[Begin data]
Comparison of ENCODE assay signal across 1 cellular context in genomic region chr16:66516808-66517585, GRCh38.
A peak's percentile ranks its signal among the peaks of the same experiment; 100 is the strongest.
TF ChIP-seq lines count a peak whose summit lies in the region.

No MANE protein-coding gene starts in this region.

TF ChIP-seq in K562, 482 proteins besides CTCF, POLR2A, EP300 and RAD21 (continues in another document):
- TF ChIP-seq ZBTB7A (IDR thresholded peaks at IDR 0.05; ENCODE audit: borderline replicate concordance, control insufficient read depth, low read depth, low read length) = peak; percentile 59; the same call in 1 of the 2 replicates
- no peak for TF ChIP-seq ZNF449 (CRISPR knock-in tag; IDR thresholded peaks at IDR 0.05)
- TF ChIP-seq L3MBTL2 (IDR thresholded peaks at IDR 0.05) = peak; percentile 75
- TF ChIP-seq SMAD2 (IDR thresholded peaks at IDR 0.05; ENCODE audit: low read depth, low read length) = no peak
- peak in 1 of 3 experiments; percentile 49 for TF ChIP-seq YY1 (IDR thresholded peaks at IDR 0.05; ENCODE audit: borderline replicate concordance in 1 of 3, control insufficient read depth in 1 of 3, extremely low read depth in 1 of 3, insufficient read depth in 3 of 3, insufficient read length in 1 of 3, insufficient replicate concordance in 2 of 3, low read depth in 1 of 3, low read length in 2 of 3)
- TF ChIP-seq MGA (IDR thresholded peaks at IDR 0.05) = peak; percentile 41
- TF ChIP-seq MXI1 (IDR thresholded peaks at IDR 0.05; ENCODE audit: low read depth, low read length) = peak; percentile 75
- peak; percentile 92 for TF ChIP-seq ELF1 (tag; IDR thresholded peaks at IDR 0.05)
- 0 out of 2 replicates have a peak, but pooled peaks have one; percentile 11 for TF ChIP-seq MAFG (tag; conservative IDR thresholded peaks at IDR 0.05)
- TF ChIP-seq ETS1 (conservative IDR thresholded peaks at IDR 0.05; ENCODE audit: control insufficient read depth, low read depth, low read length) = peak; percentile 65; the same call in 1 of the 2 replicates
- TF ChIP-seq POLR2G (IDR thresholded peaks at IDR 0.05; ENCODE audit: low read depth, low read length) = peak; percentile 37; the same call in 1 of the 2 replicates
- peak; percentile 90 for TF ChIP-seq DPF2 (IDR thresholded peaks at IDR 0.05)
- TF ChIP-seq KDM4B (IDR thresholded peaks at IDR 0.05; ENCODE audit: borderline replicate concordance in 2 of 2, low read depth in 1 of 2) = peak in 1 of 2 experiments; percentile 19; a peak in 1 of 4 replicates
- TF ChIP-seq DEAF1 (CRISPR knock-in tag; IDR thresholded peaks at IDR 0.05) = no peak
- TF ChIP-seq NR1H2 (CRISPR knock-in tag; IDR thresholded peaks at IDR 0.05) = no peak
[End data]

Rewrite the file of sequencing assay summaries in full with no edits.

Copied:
Comparison of ENCODE assay signal across 1 cellular context in genomic region chr16:66516808-66517585, GRCh38.
A peak's percentile ranks its signal among the peaks of the same experiment; 100 is the strongest.
TF ChIP-seq lines count a peak whose summit lies in the region.

No MANE protein-coding gene starts in this region.

TF ChIP-seq in K562, 482 proteins besides CTCF, POLR2A, EP300 and RAD21 (continues in another document):
- TF ChIP-seq ZBTB7A (IDR thresholded peaks at IDR 0.05; ENCODE audit: borderline replicate concordance, control insufficient read depth, low read depth, low read length) = peak; percentile 59; the same call in 1 of the 2 replicates
- no peak for TF ChIP-seq ZNF449 (CRISPR knock-in tag; IDR thresholded peaks at IDR 0.05)
- TF ChIP-seq L3MBTL2 (IDR thresholded peaks at IDR 0.05) = peak; percentile 75
- TF ChIP-seq SMAD2 (IDR thresholded peaks at IDR 0.05; ENCODE audit: low read depth, low read length) = no peak
- peak in 1 of 3 experiments; percentile 49 for TF ChIP-seq YY1 (IDR thresholded peaks at IDR 0.05; ENCODE audit: borderline replicate concordance in 1 of 3, control insufficient read depth in 1 of 3, extremely low read depth in 1 of 3, insufficient read depth in 3 of 3, insufficient read length in 1 of 3, insufficient replicate concordance in 2 of 3, low read depth in 1 of 3, low read length in 2 of 3)
- TF ChIP-seq MGA (IDR thresholded peaks at IDR 0.05) = peak; percentile 41
- TF ChIP-seq MXI1 (IDR thresholded peaks at IDR 0.05; ENCODE audit: low read depth, low read length) = peak; percentile 75
- peak; percentile 92 for TF ChIP-seq ELF1 (tag; IDR thresholded peaks at IDR 0.05)
- 0 out of 2 replicates have a peak, but pooled peaks have one; percentile 11 for TF ChIP-seq MAFG (tag; conservative IDR thresholded peaks at IDR 0.05)
- TF ChIP-seq ETS1 (conservative IDR thresholded peaks at IDR 0.05; ENCODE audit: control insufficient read depth, low read depth, low read length) = peak; percentile 65; the same call in 1 of the 2 replicates
- TF ChIP-seq POLR2G (IDR thresholded peaks at IDR 0.05; ENCODE audit: low read depth, low read length) = peak; percentile 37; the same call in 1 of the 2 replicates
- peak; percentile 90 for TF ChIP-seq DPF2 (IDR thresholded peaks at IDR 0.05)
- TF ChIP-seq KDM4B (IDR thresholded peaks at IDR 0.05; ENCODE audit: borderline replicate concordance in 2 of 2, low read depth in 1 of 2) = peak in 1 of 2 experiments; percentile 19; a peak in 1 of 4 replicates
- TF ChIP-seq DEAF1 (CRISPR knock-in tag; IDR thresholded peaks at IDR 0.05) = no peak
- TF ChIP-seq NR1H2 (CRISPR knock-in tag; IDR thresholded peaks at IDR 0.05) = no peak